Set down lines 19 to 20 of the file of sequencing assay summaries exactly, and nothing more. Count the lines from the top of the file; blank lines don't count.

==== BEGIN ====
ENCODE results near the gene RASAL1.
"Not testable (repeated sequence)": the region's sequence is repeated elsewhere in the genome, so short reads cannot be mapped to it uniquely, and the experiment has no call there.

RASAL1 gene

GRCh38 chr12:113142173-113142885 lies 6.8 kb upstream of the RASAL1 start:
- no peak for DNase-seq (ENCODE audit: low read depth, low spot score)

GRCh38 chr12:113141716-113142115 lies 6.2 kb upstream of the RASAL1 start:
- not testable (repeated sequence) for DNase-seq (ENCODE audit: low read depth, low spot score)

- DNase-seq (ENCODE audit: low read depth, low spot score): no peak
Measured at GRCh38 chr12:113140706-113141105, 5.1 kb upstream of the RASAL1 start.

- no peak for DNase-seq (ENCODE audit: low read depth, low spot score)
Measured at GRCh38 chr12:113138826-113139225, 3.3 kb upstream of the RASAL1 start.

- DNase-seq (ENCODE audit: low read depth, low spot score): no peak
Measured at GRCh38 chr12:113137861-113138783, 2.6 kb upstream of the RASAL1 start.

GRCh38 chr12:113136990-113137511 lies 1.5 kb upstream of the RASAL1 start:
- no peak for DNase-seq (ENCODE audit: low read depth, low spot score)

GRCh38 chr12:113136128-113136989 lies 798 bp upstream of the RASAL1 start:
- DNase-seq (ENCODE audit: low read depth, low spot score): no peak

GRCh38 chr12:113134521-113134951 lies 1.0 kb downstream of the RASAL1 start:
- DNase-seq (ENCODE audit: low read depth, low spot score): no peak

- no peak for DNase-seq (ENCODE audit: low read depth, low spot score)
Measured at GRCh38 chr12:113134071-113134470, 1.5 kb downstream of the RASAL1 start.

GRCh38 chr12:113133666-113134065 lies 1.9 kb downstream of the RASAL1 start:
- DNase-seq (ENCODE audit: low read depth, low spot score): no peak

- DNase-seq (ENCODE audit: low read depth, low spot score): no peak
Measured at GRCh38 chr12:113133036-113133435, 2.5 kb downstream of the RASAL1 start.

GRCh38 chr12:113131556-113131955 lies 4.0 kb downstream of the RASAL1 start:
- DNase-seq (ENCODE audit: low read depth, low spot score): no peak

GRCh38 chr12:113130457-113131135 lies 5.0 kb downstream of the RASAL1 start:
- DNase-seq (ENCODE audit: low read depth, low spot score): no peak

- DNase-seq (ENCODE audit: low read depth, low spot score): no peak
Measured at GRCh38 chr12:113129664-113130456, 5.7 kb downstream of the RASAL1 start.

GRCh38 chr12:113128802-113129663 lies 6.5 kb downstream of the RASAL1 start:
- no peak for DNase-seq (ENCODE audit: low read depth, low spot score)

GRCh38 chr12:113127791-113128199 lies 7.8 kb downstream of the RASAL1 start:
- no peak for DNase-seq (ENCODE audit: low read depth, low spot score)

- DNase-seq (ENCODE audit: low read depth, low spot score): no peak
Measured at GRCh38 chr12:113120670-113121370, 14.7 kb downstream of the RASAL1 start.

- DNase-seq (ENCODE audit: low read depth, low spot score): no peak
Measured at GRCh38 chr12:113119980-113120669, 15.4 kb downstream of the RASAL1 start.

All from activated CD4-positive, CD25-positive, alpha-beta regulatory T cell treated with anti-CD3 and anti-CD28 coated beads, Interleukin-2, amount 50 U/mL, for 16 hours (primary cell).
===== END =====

- DNase-seq (ENCODE audit: low read depth, low spot score): no peak

- no peak for DNase-seq (ENCODE audit: low read depth, low spot score)